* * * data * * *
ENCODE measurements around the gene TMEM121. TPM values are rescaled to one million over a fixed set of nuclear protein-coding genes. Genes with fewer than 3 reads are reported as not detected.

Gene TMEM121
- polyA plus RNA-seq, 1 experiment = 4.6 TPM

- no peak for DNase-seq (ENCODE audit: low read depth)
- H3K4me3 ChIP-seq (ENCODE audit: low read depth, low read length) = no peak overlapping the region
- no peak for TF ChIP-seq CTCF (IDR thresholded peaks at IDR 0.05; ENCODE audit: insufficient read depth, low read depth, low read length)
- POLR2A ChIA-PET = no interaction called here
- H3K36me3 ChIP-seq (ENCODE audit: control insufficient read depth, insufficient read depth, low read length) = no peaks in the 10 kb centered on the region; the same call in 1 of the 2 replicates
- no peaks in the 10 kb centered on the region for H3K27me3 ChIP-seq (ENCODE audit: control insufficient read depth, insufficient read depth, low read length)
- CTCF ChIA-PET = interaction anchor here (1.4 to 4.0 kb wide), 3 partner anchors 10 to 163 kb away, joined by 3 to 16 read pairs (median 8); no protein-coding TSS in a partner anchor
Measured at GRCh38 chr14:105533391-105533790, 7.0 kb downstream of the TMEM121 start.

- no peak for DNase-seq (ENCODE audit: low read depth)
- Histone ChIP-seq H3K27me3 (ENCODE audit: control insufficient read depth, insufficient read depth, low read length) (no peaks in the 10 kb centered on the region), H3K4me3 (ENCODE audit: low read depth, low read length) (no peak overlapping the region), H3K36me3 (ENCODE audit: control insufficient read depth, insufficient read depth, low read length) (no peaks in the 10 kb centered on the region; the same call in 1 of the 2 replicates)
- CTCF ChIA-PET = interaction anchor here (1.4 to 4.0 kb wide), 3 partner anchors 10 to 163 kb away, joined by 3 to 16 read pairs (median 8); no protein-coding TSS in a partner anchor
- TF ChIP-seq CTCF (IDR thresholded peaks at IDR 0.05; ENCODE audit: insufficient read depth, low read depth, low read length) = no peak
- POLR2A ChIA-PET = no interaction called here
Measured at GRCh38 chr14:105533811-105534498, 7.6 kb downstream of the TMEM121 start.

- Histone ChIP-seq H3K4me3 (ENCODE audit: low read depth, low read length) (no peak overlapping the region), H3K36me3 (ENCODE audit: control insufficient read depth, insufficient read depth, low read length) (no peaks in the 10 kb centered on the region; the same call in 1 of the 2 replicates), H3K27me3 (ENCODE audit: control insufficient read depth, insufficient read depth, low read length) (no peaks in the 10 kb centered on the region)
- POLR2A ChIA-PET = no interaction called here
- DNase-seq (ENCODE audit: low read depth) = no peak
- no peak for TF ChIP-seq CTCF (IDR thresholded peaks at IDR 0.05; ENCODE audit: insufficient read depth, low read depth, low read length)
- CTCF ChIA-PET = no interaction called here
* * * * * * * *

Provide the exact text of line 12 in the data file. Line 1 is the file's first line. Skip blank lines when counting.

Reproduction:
- no peak for DNase-seq (ENCODE audit: low read depth)